A man walks passed the polling place sign at city hall in Whitehorse on Oct. 18, 2018. The City of Whitehorse is preparing for a pandemic-era election this October with a number of measures proposed to address COVID-19 restrictions. (Crystal Schick/Yukon News file)
City gets set for Oct. 21 municipal election

Elections procedures bylaw comes forward

A rendering of the Normandy Manor seniors housing facility. (Photo courtesy KBC Developments)
Work on seniors housing project moves forward

Funding announced for Normandy Manor

Tom Ullyett, pictured, is the first Yukoner to receive the Louis St-Laurent Award of Excellence from the Canadian Bar Association for his work as a community builder and mentor in the territory. (Gabrielle Plonka/Yukon News)
Tom Ullyett wins lifetime achievement award from the Canadian Bar Association

Ullyett has worked in the Yukon’s justice ecosystem for 36 years as a public sector lawyer and mentor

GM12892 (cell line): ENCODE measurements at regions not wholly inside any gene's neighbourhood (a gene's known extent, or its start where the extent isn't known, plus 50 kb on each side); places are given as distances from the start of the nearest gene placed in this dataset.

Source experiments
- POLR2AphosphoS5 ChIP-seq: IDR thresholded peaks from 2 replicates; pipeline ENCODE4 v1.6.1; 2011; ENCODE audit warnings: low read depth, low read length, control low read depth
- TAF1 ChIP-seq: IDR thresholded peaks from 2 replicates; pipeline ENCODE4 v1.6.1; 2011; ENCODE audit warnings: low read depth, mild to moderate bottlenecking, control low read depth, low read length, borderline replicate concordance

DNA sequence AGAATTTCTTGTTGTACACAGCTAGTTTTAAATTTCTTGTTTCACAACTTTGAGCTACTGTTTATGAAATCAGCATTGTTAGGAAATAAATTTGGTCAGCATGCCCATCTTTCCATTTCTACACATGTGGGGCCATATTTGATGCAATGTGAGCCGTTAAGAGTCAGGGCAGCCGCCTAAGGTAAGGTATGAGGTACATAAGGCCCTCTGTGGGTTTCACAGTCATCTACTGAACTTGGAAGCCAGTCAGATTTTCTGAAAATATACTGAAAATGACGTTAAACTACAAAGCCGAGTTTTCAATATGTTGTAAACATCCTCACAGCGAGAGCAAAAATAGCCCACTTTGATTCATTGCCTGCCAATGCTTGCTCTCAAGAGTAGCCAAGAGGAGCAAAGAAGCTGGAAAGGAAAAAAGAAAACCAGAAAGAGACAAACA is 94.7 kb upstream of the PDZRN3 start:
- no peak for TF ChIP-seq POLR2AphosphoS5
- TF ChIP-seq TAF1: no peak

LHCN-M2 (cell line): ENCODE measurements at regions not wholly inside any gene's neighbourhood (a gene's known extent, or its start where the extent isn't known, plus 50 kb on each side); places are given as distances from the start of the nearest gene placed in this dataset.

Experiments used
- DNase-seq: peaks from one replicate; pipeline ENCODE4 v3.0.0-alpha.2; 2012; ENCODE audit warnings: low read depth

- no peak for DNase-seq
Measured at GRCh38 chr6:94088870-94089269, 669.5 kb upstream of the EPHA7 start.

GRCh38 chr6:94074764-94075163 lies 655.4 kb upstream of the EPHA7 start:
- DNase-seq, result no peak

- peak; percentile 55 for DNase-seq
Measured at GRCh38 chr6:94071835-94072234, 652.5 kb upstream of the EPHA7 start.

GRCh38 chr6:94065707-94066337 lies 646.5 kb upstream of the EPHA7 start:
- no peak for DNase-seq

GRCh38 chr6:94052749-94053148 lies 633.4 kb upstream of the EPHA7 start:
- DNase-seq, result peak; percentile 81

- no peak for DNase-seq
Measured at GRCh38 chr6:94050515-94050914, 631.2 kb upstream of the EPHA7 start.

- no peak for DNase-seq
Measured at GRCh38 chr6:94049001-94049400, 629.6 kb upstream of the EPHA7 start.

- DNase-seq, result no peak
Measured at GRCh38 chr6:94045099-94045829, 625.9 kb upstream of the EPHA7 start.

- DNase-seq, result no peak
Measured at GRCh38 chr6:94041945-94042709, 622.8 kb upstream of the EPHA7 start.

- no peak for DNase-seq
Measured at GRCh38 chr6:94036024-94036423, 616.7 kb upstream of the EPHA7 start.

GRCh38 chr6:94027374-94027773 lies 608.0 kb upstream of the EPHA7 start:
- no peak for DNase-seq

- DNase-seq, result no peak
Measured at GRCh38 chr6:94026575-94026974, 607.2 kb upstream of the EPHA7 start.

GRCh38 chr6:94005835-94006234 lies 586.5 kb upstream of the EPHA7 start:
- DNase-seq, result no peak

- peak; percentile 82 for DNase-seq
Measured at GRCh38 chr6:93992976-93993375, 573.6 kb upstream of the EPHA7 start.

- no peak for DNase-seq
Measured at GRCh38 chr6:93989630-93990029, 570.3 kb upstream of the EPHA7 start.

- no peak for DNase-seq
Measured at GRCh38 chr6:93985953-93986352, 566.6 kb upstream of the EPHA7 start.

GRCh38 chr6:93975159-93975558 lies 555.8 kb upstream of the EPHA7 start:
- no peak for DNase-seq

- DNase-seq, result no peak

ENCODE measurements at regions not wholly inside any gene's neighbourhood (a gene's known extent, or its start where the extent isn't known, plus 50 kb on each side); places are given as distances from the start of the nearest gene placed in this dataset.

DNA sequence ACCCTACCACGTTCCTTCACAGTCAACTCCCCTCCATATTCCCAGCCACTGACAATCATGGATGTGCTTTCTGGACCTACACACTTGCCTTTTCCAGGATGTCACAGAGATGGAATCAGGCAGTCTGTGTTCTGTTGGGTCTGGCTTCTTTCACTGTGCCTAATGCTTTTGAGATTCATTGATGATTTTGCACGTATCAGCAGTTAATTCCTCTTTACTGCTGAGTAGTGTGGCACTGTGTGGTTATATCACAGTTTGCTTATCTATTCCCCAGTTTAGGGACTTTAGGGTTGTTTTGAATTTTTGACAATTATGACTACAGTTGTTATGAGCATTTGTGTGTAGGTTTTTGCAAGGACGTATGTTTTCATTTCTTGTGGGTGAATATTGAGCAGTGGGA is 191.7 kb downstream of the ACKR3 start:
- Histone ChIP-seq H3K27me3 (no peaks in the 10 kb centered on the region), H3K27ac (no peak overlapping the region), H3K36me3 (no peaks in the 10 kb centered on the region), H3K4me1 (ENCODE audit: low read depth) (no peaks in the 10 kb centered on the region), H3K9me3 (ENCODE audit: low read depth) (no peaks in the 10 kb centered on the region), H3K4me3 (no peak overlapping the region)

The Blood Ties outreach van will now run seven nights a week, thanks to a boost in government funding. Logan Godin, coordinator, and Jesse Whelen, harm reduction counsellor, are seen here on May 12, 2020. (Crystal Schick/Yukon News file)
Blood Ties outreach van running seven nights a week with funding boost

The Yukon government is ramping up overdose response, considering safe supply plan

Ranj Pillai speaks to media about business relief programs in Whitehorse on April 1, 2020. The Yukon government announced Feb.25 that it will extend business support programs until September. (Crystal Schick/Yukon News)
Government extends business relief programs to September, launches new loan

“It really gives folks some help with supporting their business with cash flow.”

Whitehorse City Hall. (Joel Krahn/Yukon News file)
A look at decisions made by Whitehorse City Council this week

Bylaw amendment Whitehorse city council is moving closer with changes to a… Continue reading

Susie Rogan is a veteran musher with 14 years of racing experience and Yukon Journey organizer. (Yukon Journey Facebook)
Yukon Journey mushers begin 255-mile race

Eleven mushers are participating in the race from Pelly Crossing to Whitehorse

Legislative assembly on the last day of the fall sitting in Whitehorse on Nov. 22, 2018. As the legislature prepares to return on March 4, the three parties are continuing to finalize candidates in the territory’s 19 ridings. (Crystal Schick/Yukon News file)
Nine new candidates confirmed in Yukon ridings

It has been a busy two weeks as the parties try to firm up candidates

Most Read